Friday, March 30, 2012

Teaching My Little Brother to be a Future Queer Ally

     If you know me very well at all, you’ll most likely have heard me brag about my much younger brother.  He is five years old and, in my humble opinion, the most adorable little person in the world.  I have been attempting, in what little ways I can, to open his mind and influence him in regards to queer values.  Of course, he’s too young to understand anything complicated, like rights, erasure, oppression, or social justice, or what-have-you. (He doesn’t have the comprehension or the attention span.) But I don’t think teaching him has to start grand.  For example, I want to let him know that people of the same gender can love each other, and that gender isn’t something determined by biology. 

     The most difficult thing to work around is that I am not his parent.  I do not have the responsibility of raising him.  And since I am in college, I rarely get to see him, except during breaks.  I do what I can, but often wish I could do more.  My parents do not approve of anything queer, so they constantly undermine my efforts. When I bought my brother the book, “Heather Has Two Mommies,” for a gift, they tried to hide it from him.  I had to find it and read it to him while my parents were away.  
     Also, if they think I’m encouraging “girly” behavior in him, they get angry.  When I make comments like, “Why shouldn’t that little boy become a ballerina?” or “Maybe I’m not a boy or a girl.  What do you think I am?” to stretch his mind, I have to make sure my parents are out of earshot.  When I watch him play video games and he chooses female characters and imitates them, I cheer him on in my head and (when I can) out loud.  I wonder how long my parents are going to allow this behavior to continue.  I am not trying to read too much into this kind of thing as far as gender identity.  I merely want him to be as free as possible to express himself in whatever way he wants.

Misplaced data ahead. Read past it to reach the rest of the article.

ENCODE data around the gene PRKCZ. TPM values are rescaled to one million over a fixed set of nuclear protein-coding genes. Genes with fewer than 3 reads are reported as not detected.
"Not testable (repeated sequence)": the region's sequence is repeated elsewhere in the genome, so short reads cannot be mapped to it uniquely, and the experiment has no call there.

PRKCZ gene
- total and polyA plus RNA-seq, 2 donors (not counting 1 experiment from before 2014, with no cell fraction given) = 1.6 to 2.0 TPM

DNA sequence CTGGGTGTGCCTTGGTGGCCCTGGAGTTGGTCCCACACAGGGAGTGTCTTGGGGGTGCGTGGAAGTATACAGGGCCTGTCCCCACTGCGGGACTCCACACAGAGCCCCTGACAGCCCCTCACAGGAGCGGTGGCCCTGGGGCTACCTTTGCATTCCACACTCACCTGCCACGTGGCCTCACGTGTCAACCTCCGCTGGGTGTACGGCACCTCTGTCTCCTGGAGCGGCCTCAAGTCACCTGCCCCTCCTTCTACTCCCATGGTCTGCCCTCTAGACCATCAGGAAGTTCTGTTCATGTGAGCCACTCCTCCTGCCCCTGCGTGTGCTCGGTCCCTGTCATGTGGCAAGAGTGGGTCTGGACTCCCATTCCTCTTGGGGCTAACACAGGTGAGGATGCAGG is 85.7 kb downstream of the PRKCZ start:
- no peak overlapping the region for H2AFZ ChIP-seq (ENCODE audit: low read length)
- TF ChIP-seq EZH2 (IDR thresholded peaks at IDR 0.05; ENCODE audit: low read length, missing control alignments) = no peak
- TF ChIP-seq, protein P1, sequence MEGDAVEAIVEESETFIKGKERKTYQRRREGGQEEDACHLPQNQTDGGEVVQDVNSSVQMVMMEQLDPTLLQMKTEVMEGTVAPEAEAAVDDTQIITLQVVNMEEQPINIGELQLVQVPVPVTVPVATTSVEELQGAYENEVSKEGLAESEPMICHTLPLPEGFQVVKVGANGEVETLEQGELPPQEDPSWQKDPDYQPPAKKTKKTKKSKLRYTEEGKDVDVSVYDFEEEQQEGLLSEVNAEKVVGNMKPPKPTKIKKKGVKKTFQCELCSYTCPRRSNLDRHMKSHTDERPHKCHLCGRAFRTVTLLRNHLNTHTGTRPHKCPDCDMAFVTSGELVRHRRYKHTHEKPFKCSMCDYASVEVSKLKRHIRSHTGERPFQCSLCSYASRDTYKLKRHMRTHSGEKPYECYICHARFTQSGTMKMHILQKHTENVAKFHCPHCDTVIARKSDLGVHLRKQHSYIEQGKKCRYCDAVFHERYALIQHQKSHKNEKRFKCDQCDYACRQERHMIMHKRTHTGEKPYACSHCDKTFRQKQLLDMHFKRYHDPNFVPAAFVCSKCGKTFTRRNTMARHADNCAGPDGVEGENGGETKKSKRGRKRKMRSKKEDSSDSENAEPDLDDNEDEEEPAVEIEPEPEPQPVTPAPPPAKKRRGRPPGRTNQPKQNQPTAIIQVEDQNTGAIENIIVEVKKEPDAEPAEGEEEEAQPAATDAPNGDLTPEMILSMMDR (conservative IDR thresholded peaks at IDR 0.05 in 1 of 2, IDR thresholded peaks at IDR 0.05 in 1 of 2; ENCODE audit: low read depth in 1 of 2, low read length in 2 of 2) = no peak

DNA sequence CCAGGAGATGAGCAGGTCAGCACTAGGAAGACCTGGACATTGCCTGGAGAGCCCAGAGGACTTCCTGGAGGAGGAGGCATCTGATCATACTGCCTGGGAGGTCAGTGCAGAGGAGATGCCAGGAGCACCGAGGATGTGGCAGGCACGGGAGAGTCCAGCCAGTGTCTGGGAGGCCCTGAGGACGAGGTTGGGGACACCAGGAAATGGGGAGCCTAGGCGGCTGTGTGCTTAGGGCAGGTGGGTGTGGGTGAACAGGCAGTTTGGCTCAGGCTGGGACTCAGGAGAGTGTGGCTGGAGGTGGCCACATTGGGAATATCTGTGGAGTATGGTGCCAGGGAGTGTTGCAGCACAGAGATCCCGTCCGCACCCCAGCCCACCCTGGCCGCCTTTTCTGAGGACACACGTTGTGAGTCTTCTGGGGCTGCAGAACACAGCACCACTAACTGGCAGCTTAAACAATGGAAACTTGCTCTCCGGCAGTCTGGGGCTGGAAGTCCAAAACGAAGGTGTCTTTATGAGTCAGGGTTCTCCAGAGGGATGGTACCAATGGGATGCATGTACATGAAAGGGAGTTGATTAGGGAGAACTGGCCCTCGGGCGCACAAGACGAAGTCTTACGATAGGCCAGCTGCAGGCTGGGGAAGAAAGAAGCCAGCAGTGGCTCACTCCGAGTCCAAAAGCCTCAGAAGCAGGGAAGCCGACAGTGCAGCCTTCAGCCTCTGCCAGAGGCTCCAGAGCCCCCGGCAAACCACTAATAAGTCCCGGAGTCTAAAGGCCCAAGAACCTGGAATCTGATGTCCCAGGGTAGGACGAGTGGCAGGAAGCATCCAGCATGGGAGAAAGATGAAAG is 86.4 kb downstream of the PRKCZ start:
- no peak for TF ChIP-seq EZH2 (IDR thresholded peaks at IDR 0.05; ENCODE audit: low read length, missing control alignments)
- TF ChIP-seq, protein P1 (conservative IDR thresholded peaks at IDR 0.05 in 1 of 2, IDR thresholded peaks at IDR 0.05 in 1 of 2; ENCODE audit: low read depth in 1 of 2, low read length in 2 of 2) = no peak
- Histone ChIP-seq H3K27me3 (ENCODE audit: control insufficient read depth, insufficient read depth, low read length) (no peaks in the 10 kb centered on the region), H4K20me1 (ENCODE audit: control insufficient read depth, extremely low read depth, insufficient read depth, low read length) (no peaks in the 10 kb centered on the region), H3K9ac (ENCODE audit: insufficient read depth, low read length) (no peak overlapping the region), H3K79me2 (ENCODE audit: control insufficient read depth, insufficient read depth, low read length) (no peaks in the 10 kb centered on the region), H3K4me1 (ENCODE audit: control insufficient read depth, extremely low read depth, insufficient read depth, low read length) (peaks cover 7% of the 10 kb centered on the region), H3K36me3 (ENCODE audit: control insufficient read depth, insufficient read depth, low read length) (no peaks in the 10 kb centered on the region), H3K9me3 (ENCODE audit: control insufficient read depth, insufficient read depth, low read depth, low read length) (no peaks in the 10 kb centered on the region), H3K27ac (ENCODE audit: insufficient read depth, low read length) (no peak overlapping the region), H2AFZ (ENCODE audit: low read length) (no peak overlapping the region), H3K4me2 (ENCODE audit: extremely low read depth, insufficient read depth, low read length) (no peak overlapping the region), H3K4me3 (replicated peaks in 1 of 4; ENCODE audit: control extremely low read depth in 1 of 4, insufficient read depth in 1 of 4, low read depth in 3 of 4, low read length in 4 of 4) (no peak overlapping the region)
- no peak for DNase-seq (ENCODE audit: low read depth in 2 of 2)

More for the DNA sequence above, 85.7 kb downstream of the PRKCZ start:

I didn’t realize until my brother was born how much nearly every aspect of childhood is gendered.  There are “boys’ clothes” and “girls’ clothes.”  There are “girls’ toys,” and “boys’ toys,” and heaven forbid they should ever mix!  His gym classes ever since toddler-age have had separate activities for boys and for girls.  The advertisements on the toy boxes, the TV, and on the Happy Meal boxes show (primarily white) boys or girls, indicating who the merchandise is supposedly appropriate for.  Children’s shows tell him “Boys do this…” and “Girls like boys,” and I want to scream, “Stop brainwashing him!”  He is also fascinated by the Men’s and Women’s bathrooms.  Part of how he figures out peoples’ gender is he asks my mom what bathroom someone uses.  I’m not sure what to do to remedy the overwhelming cultural indoctrination he is exposed to on a daily basis.

      Sometimes I wonder if this is really any of my business—whether I’m selfishly trying to teach him because I fear becoming alienated from him in the future--but then I think of what could happen if he grew up to be queer and he didn’t think anyone understood...  I hope that, in the future, I can be the older sibling he can rely on, if he ever needs a refuge from the harsh, anti-queer, unfriendly world.  And even if he is not queer in any way, he will be one tremendous ally!

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